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Anton Bruckner: Symphony n° 6 in A major, WAB 106 – Symphony n° 9 in D minor, WAB 109
Richard Wagner: Siegfried-Idyll, WWV 103 – Parsifal: Prelude to Act I, WWV 111

Gewandhausorchester Leipzig, Andris Nelsons (conductor)
Recording: Gewandhaus, Leipzig, Germany (December 2018) – 152’
Deutsche Grammophon 0289 483 6659 0 (Distributed by Universal Music Group) – Booklet in English and German

The present double-bill is the first installment of Andris Nelsons’ ongoing Bruckner cycle from Leipzig that I have heard. One wonders why Deutsche Grammophon decided to issue the Sixth and Ninth Symphonies together in a double package. I had initially hoped that this was to justify the inclusion of one of the recent completions of the latter’s finale, which would surely force that work to take up two discs. As it happens, Nelsons favors the traditional three-movement version of the Ninth, and so we have room for two Wagner fillers, both given warm, singing readings that never threaten to bog down in pseudo-profundity.

The Bruckner which takes up the bulk of this set gives us a taste of the young star conductor’s strengths and weaknesses alike, although I am pleased to say that here the former generally outweigh the latter, and by some distance. In my experience, what has kept Nelsons (so far) from being a truly world-class conductor is a merely fitful ability to sustain momentum. This manifests itself variously in fussy phrasing that breaks up the long line and in a general, if slight, lack of incisiveness. In the Bruckner Sixth under review, some of the composer’s trademark sequences and ostinatos threaten to become static, whether through mannered phrasing or sheer inertia. Furthermore, my favorite conductors on record in this work—Klemperer and Joseph Keilberth—bring a touch more urgency and character overall.

Nelsons’ ace in the hole may well be his magnificent Leipzig orchestra, which as recorded here (in concert, no less) is beyond criticism: its silken strings, full-bodied yet lithe, and warmly burnished brass and horns make for sheer listening delight and, for the most part, help Nelsons to make a persuasive case for his view of the score, which does not skirt the dramatic elements but is essentially gentle and refined. The Sixth is not among the most popular Bruckner, which is a shame. As difficult as it can be to pull off convincingly, in the right hands it sounds like the masterpiece I think it really is. The problem, it seems to me, is that in spite of the large Wagnerian orchestra in use, Bruckner is not aiming here for his usual sense of cosmic grandeur here, most of the time at any rate; in light of this, the frequent sense of nervousness (simply consider the “Morse-code” opening) can make it a challenge to keep the music airborne. Karajan’s recording is often dismissed, and while I think it better than its reputation, the more subtle charms of the music are not always well-served by the somewhat monolithic loftiness of the generally great Bruckner conductor’s approach here. This is especially true of the slow movement, which is more of a love song and less of a meditation or spiritual battle than Bruckner’s more famous adagios and does not respond too well to Karajan’s more solemn view.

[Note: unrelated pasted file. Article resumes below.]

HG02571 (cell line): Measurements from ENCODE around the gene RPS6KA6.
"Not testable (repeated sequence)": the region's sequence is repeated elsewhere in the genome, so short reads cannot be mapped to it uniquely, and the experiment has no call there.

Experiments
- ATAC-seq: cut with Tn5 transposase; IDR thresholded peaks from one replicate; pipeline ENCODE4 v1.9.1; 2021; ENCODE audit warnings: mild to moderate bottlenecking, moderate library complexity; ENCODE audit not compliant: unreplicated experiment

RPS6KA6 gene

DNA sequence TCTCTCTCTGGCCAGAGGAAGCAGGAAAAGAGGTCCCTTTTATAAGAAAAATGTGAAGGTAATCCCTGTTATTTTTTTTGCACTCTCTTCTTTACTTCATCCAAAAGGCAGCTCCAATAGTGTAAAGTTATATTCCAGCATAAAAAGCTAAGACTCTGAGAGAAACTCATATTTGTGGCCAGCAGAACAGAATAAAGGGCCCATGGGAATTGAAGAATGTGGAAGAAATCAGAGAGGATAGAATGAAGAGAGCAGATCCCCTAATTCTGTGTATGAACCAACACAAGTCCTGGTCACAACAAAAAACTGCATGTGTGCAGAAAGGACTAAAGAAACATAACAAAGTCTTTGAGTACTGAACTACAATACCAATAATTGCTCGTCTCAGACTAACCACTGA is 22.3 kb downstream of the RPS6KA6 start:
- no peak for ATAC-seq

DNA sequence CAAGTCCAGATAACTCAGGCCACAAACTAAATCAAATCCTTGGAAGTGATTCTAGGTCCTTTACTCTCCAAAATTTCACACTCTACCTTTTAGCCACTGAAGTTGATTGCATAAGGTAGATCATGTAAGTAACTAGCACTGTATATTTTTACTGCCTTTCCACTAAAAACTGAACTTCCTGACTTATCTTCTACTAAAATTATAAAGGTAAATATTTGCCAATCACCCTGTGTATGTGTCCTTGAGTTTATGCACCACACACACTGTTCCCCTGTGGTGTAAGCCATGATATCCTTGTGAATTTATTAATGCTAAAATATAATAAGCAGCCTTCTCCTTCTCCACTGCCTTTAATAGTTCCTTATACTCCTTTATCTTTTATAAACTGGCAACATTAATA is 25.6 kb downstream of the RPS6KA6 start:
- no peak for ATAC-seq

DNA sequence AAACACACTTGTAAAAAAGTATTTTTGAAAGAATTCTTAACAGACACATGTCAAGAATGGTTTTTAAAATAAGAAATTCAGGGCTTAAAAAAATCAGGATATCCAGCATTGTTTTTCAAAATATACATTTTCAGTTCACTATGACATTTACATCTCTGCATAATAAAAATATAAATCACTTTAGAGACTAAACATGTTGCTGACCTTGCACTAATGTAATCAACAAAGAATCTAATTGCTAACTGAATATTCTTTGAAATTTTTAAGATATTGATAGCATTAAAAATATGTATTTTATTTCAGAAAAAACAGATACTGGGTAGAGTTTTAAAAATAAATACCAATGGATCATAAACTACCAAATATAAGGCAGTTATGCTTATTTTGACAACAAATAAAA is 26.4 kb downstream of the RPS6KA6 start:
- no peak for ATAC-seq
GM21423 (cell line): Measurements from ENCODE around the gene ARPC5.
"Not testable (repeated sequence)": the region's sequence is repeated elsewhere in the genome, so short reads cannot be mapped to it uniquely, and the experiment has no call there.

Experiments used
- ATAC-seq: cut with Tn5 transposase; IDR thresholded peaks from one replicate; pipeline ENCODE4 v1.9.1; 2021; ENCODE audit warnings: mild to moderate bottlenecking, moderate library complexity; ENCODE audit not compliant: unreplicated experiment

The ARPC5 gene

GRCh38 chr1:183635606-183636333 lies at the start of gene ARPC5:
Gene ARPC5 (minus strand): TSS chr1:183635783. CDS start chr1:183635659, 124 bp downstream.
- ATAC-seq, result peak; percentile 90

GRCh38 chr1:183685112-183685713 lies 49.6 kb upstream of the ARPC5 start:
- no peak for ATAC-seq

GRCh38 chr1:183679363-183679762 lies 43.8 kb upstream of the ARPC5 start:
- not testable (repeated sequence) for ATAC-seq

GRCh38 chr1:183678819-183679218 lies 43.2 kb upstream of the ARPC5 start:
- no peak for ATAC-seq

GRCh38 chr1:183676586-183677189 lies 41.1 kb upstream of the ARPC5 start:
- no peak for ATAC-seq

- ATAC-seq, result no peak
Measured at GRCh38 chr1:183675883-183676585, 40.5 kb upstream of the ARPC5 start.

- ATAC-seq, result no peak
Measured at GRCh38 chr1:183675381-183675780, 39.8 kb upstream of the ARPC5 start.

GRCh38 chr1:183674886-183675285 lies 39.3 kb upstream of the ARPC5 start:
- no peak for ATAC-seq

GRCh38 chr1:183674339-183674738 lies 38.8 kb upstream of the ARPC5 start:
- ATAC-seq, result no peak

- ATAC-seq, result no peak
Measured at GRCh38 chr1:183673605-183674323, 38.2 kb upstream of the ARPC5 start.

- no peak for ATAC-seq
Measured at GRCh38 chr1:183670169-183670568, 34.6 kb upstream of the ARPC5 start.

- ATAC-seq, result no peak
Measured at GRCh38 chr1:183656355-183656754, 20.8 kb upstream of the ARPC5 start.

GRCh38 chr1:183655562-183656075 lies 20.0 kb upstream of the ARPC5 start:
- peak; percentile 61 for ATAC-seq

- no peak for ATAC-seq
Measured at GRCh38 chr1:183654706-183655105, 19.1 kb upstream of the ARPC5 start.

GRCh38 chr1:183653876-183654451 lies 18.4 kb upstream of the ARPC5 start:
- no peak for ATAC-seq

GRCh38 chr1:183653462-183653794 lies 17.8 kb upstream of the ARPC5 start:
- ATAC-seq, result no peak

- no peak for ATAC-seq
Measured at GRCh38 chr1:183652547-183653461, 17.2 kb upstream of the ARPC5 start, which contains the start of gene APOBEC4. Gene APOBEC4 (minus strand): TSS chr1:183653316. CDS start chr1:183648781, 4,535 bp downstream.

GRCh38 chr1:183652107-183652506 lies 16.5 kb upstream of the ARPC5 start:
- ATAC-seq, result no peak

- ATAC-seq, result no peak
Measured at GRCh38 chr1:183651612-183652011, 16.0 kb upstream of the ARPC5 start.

Like Karajan, Nelsons takes the slow movement quite slowly, but the young Latvian conductor is more down-to-earth and attentive to detail here than the late Austrian was, even if a bit more “kick” might have been welcome. Yet it is in the serene majesty of the first movement’s coda, and in the entire finale, which flows along logically and compellingly, that Nelsons is perhaps most impressive and effective. This is not perfect, but it stands as a worthwhile, even notable entry in a catalog that is not exactly saturated with great Bruckner Sixths, and for orchestral beauty and refinement it comfortably surpasses my preferences mentioned above.

The competition is stiffer in the Ninth, which has received considerably greater attention from most conductors, and Nelsons’ reading began somewhat less than auspiciously to my ears with some labored phrasing in the build-up to the first climax. Yet before long he settled into a more natural grip on the music, and from here on in all was smooth sailing. This is arguably Bruckner’s darkest symphony, and I tend to most appreciate conductors who respect the turbulence in the score without letting it become altogether oppressive. Nelsons manages to comfortably balance lyric sweetness with visceral intensity; the famous “Adagio” is communicative without becoming overwhelming. (Again, the orchestra proves a tremendous asset.) As in the Sixth, the expression is gentler and more down-to-earth than with Karajan, for better or for worse. I would not make the same claim for all of the Bruckner Symphonies—and Nelsons cannot always match Karajan’s sense of sweep—but here I think it may be for the better. This is at minimum a very fine Ninth. This is not a Bruckner set for the ages—it too frequently resembles a work-in-progress—yet one cannot but admire its best elements.

Samuel Wigutow




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